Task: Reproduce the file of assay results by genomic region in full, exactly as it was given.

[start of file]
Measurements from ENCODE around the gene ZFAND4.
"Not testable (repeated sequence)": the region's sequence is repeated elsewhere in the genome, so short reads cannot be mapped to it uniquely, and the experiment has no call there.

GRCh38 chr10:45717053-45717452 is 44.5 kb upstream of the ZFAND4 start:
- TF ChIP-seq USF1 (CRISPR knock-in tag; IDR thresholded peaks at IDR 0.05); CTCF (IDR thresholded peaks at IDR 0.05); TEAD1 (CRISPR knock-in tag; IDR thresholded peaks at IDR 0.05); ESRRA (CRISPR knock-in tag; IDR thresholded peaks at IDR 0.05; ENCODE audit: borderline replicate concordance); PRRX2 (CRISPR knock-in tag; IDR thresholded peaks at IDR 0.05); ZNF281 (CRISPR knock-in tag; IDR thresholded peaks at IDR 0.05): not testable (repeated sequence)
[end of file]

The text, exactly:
Measurements from ENCODE around the gene ZFAND4.
"Not testable (repeated sequence)": the region's sequence is repeated elsewhere in the genome, so short reads cannot be mapped to it uniquely, and the experiment has no call there.

GRCh38 chr10:45717053-45717452 is 44.5 kb upstream of the ZFAND4 start:
- TF ChIP-seq USF1 (CRISPR knock-in tag; IDR thresholded peaks at IDR 0.05); CTCF (IDR thresholded peaks at IDR 0.05); TEAD1 (CRISPR knock-in tag; IDR thresholded peaks at IDR 0.05); ESRRA (CRISPR knock-in tag; IDR thresholded peaks at IDR 0.05; ENCODE audit: borderline replicate concordance); PRRX2 (CRISPR knock-in tag; IDR thresholded peaks at IDR 0.05); ZNF281 (CRISPR knock-in tag; IDR thresholded peaks at IDR 0.05): not testable (repeated sequence)